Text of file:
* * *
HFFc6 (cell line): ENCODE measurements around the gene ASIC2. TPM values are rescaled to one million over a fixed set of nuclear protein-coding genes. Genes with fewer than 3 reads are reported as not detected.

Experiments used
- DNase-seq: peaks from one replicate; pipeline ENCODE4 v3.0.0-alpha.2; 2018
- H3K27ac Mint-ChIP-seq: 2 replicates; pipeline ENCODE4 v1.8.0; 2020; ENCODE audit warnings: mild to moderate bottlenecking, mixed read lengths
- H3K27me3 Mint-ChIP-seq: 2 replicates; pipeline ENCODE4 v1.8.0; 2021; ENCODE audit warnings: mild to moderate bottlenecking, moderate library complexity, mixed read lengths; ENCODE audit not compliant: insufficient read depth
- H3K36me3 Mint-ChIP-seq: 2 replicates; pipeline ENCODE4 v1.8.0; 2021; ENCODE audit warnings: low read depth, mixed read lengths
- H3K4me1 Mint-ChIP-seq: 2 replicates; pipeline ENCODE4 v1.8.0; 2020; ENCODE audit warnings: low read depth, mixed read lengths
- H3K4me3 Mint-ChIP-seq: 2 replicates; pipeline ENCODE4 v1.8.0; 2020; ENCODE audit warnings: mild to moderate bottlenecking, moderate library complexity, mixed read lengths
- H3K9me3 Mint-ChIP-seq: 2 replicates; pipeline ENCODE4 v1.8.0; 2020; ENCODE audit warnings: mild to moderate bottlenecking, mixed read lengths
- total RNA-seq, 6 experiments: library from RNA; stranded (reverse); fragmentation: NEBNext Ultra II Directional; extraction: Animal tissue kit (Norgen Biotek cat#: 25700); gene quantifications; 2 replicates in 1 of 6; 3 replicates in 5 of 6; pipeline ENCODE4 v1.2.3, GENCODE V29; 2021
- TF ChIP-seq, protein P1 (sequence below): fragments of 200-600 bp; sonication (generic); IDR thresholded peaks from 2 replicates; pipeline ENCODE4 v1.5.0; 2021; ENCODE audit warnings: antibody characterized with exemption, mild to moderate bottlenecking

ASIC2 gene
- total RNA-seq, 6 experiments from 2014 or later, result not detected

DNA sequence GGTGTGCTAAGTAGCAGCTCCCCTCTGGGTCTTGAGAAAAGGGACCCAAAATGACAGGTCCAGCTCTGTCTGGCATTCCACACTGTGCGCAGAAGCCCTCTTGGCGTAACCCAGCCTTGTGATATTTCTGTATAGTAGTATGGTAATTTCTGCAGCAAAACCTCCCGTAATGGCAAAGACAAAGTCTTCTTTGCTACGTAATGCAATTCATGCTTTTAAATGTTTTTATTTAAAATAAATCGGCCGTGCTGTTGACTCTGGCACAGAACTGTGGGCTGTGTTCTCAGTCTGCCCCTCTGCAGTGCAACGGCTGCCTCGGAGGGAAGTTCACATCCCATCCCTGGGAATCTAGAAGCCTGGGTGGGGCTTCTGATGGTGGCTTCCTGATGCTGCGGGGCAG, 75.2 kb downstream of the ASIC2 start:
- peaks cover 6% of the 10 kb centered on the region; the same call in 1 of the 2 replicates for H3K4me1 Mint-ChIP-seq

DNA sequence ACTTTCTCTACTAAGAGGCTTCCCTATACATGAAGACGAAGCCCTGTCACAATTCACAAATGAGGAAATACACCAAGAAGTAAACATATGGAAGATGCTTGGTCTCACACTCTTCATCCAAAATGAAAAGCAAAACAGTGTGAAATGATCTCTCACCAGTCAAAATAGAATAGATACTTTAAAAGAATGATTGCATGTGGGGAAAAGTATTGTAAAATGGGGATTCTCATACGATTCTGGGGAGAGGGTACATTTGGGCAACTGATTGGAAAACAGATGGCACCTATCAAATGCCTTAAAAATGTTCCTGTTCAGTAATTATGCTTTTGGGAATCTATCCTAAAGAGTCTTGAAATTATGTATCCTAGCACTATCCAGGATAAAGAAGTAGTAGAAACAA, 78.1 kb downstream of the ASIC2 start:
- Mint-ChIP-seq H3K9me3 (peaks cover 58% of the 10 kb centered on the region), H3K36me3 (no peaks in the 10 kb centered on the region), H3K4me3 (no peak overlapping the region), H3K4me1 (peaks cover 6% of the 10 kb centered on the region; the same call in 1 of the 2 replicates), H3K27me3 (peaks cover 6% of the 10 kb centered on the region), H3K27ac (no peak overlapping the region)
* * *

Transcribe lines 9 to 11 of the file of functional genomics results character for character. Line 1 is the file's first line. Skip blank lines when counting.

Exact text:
- H3K9me3 Mint-ChIP-seq: 2 replicates; pipeline ENCODE4 v1.8.0; 2020; ENCODE audit warnings: mild to moderate bottlenecking, mixed read lengths
- total RNA-seq, 6 experiments: library from RNA; stranded (reverse); fragmentation: NEBNext Ultra II Directional; extraction: Animal tissue kit (Norgen Biotek cat#: 25700); gene quantifications; 2 replicates in 1 of 6; 3 replicates in 5 of 6; pipeline ENCODE4 v1.2.3, GENCODE V29; 2021
- TF ChIP-seq, protein P1 (sequence below): fragments of 200-600 bp; sonication (generic); IDR thresholded peaks from 2 replicates; pipeline ENCODE4 v1.5.0; 2021; ENCODE audit warnings: antibody characterized with exemption, mild to moderate bottlenecking